Can decision support tools actually harm patients?

Have you ever encountered an intrusive, insistent popup decision support screen while trying to take care of patients? Found yourself stuck in a dead end electronic hallway without egress? A situation where you had to choose an option that was inappropriate for your patient just to exit the screen?

This is the situation with my local medical institution’s “DVT Advisor,” a mandatory decision support screen for all patients.

DVT Advisor was implemented in response to meaningful use and out of a laudable desire to improve safety. Unfortunately, as constructed, the Advisor has the opposite effect.  In this popup the physician must process through a 5 screen, 9 click process. The first step identifies the patient’s DVT risk level. If the risk level is low, no intervention is required. Yet, inexplicably, the physician must next process through the 4 additional screens to record whether the patient has any contraindications to the interventions which the Advisor has just indicated are not recommended. (!)

I’ve learned how to click through each of these cluttered, non-intuitive screens to get on to the business of taking care of patients, but it is a distraction, and thus hazardous.

I recently had a patient the DVT advisor identified as “high risk.” I was sending him home that day, so no anticoagulation was necessary. Nonetheless I had to wade through each screen, documenting that the patient didn’t have any contraindications to a treatment I wasn’t planning to give. At the end there was a force field where the only option was to choose one of 4 anticoagulant regimens. I could find no other option. There was a button elsewhere on the screen where I could decline the intervention, but doing so simply resulted in the popup reappearing the next time I entered an order, and I had to go back and progress through all 5 screens from the beginning and ultimately choose an anticoagulant for the patient in order to continue writing orders, or finish all of the other orders and then exit when there would be no further orders to trigger the popup yet again. No other way to get around it. No way to be the human being in the equation who had sense and could say this patient doesn’t need this intervention.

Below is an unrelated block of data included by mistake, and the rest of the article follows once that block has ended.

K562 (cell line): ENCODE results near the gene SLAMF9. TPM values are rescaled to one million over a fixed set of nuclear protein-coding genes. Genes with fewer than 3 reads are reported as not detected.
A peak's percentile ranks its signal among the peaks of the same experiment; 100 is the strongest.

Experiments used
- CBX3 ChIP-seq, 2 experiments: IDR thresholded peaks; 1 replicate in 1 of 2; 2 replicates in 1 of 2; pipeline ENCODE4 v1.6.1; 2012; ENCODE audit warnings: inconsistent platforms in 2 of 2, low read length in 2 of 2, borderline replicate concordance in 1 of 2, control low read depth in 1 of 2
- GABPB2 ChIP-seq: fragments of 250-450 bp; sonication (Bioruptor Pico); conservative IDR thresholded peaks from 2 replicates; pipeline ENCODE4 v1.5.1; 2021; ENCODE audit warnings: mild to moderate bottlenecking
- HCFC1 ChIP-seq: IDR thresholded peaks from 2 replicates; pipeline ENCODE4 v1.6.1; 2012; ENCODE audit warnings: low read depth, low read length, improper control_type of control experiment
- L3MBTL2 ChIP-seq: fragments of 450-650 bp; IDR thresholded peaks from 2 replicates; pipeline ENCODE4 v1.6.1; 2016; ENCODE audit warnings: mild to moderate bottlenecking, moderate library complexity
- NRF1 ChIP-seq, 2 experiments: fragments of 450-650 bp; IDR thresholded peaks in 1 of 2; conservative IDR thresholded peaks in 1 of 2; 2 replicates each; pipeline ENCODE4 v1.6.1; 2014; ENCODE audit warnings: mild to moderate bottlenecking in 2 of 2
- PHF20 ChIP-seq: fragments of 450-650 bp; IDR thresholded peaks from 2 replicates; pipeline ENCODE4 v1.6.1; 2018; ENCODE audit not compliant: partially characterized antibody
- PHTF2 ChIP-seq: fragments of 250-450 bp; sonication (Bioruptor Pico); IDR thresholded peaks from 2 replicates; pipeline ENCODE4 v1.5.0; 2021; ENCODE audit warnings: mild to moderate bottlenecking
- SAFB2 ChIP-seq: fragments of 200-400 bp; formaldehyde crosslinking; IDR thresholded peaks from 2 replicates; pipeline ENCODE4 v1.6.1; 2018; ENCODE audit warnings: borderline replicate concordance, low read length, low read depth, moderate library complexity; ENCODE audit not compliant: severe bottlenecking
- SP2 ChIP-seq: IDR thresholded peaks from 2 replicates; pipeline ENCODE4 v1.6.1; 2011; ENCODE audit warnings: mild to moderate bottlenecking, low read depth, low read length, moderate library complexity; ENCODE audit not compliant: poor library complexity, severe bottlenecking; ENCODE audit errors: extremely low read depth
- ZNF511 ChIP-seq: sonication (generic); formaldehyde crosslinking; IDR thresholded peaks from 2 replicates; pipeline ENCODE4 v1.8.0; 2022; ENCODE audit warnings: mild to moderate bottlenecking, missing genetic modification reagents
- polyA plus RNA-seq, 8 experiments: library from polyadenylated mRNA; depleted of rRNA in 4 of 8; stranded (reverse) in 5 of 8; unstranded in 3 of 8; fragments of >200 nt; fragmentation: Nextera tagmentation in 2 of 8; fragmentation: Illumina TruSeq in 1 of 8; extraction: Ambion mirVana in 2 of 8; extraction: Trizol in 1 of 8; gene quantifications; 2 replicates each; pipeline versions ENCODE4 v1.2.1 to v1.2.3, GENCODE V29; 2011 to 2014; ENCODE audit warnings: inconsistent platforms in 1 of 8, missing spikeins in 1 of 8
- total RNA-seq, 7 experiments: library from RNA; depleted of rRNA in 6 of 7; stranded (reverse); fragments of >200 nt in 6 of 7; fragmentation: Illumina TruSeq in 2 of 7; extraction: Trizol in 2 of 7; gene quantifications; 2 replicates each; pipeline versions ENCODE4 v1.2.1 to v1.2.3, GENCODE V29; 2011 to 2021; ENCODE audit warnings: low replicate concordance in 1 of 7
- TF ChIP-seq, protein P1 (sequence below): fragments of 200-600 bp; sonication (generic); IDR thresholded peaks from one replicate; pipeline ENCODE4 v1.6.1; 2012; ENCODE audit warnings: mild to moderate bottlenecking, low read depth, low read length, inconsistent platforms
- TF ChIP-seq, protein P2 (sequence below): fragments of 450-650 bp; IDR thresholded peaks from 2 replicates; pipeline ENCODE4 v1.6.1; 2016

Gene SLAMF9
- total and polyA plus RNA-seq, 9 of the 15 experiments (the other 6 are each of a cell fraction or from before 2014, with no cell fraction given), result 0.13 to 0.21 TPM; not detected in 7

One of my colleagues told me that in these (common) situations he selects one of the anticoagulant options, which creates an order for his patient for a medication that is not indicated, and then he goes back in the medication list a few minutes later and discontinues it. Talk about waste. Talk about hazard.

The information in the DVT Advisor can be a useful reference if a physician is uncertain about anticoagulation, but its intrusive and insistent characteristics are based on hope and belief, rather than evidence. The mandatory requirement to prescribe anticoagulation, even when the physician has reasons not to prescribe it, has gone far too far in my view, and has created a systematic occasion for patient harm.

Time spent on such low-value exercises or workarounds is time taken away from other patient care. What 5 minutes of talking with the patient, a colleague or consulting a medical resource, what 5 minutes of deep medical decision making shall I give up in order to move through this poorly constructed, time-consuming low-value work?

The hospital is a large organization, and has heard from many physicians about the form, but still the rigid and mandatory popup persists. Individual physicians do not have control over its design and yet labor under its impact. This is part of the real life harm associated with products that could in theory be helpful. The form was designed in response to the current federal regulatory climate, citing meaningful use and a move to more clinical decision support. The resultant hazard to patient safety may be an unintended consequence of over-reaching regulation but it is a real side effect nonetheless.

Addendum: A week later I had a 91-year-old patient identified as high risk who was already on coumadin. The DVT Advisor would not allow me to exit without ordering enoxaparin or unfractionated heparin. I could find no other way to deal with this except as my colleagues have also done: order the enoxaparin, wait a few minutes for the order to be processed, and then remember to go back in and cancel the order.

Christine Sinsky is an internal medicine physician who blogs at Sinsky Healthcare Innovations

View 27 Comments >